Turkey’s parliament starts debating a draft law to combat terrorist financing today as the country seeks to avoid suspension by a key Organisation for Economic Cooperation and Development group.
The OECD’s Financial Action Task Force has given Turkey until Feb. 22 to adopt the legislation. Turkey has been under pressure to pass the measure over the past six years. Such a move would rank it alongside Iran and North Korea.
Justice Minister Sadullah Ergin said last month that suspension would cause serious difficulties for Turkish trade and the economy.
“It could cause problems in money transfers; foreign countries may increase scrutiny for transfers from Turkey and delay the process,” Ergin said. Turkey may also face hurdles with money transfers and loans that could increase interest rates and inflation, he said, devastating the $800 billion economy.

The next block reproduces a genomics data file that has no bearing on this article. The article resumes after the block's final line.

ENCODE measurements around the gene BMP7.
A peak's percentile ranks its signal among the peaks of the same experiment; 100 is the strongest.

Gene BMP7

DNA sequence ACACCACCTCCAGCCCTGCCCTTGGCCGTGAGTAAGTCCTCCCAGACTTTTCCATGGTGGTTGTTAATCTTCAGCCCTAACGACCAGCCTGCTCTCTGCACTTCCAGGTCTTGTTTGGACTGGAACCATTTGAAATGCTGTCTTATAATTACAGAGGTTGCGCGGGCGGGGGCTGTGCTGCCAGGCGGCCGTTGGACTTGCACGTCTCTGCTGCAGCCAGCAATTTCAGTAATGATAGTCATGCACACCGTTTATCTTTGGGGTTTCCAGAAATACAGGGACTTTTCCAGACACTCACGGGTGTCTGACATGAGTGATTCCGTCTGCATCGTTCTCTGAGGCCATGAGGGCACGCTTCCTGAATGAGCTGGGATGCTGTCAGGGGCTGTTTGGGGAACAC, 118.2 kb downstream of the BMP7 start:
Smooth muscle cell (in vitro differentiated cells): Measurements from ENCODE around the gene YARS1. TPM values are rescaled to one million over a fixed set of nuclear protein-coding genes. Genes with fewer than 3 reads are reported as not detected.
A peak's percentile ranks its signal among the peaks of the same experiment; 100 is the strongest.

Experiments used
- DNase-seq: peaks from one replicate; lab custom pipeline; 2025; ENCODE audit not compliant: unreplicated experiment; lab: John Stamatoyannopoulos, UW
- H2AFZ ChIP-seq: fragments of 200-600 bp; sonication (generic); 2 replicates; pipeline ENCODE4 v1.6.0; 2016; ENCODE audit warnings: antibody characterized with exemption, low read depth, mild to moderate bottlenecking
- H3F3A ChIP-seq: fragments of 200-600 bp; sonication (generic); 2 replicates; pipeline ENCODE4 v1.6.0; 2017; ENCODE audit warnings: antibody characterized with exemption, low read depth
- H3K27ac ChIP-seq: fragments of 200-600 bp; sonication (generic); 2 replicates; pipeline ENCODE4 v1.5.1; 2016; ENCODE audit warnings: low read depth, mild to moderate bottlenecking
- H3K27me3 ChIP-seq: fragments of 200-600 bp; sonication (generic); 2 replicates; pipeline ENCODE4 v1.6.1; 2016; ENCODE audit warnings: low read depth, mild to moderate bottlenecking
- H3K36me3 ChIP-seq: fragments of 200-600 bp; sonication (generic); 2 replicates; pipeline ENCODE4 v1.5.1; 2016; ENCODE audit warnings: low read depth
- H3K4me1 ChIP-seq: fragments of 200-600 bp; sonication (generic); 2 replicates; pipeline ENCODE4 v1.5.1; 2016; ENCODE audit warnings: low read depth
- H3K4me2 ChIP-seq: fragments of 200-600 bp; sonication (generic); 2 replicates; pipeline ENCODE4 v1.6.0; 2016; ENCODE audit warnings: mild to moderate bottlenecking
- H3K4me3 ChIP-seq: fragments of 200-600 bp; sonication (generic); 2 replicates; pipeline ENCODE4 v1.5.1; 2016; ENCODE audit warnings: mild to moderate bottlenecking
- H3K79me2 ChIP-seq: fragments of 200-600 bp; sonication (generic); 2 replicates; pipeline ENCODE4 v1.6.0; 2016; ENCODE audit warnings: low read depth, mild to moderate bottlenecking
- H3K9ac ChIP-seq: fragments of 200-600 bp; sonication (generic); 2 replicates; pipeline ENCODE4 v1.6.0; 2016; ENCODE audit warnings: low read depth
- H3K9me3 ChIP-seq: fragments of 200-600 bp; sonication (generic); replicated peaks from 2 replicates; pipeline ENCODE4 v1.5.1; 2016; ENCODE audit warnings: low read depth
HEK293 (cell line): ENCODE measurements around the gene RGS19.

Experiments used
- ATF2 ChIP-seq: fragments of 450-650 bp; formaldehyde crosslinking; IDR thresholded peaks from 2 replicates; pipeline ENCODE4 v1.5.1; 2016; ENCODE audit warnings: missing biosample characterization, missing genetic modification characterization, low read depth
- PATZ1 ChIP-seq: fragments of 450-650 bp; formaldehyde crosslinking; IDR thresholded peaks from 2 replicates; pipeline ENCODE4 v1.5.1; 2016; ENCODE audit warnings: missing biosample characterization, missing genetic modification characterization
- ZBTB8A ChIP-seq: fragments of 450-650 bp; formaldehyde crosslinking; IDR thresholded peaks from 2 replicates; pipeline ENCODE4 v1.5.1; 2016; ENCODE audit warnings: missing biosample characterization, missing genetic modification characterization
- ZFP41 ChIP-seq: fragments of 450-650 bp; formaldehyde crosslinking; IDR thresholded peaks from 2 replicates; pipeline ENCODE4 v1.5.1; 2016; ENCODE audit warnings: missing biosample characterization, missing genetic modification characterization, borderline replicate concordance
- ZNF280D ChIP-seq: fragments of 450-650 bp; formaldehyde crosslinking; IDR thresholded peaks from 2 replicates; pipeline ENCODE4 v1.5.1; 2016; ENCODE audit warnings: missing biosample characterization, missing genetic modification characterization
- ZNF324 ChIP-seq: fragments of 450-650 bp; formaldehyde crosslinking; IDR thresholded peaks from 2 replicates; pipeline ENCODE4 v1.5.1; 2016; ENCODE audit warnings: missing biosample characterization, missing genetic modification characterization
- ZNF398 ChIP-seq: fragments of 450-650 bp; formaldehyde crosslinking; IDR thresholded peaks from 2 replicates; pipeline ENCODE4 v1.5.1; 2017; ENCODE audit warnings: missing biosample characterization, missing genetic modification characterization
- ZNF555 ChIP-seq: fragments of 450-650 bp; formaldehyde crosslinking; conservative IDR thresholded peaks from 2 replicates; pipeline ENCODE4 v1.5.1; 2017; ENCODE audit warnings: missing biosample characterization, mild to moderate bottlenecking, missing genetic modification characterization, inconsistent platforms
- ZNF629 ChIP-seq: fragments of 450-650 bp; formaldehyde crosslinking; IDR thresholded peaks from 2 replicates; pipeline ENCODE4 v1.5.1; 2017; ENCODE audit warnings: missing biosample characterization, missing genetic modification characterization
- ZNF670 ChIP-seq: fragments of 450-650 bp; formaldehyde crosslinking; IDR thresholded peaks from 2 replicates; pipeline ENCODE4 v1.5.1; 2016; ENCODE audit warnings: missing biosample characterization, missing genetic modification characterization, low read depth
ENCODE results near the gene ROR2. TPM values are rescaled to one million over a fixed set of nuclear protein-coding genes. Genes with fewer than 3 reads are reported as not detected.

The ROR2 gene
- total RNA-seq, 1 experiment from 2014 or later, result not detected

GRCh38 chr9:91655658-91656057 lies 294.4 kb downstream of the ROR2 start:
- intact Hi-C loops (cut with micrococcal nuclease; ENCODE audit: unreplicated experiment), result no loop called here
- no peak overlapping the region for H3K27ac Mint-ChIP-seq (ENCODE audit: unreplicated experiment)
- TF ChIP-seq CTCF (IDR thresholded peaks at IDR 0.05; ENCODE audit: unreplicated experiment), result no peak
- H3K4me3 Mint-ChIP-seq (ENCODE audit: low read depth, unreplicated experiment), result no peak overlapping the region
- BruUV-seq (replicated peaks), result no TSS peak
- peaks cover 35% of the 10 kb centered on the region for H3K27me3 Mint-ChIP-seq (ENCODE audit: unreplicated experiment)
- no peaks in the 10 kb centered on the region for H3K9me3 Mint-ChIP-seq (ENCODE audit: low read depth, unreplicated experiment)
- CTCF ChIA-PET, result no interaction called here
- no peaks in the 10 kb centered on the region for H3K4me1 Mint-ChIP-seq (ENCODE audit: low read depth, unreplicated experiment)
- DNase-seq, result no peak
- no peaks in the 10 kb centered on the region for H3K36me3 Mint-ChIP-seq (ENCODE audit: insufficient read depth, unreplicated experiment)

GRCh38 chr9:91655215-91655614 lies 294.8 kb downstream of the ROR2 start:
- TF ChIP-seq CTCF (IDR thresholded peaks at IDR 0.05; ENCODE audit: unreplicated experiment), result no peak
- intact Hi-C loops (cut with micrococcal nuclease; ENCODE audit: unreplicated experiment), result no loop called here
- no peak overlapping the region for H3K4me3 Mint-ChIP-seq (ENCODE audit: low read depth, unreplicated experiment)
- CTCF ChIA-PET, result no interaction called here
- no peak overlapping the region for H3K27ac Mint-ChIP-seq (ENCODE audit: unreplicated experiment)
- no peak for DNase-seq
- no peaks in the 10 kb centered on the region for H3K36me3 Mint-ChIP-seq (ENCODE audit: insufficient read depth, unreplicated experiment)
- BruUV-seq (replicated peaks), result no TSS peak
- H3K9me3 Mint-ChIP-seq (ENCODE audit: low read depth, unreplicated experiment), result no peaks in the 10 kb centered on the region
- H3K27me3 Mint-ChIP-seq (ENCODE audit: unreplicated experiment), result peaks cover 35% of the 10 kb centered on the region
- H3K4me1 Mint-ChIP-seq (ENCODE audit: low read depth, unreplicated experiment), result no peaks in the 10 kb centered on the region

Turkey accuses European states of turning a blind eye to requests to crack down on Turkish militants, including the Kurdistan Workers’ Party or PKK, and failing to extradite suspects. Government lawmakers like Hakki Koylu, deputy chairman of the parliament’s Justice Commission, say that Turkey’s definition of terrorism differs from that of Western countries.
Responding to international criticism that the draft law is inadequate, Koylu said on Jan. 24 that the government would try to defend the law. Turkey may not meet demands from other countries to freeze terrorist assets unless they reciprocate, Ergin said on Jan. 24.
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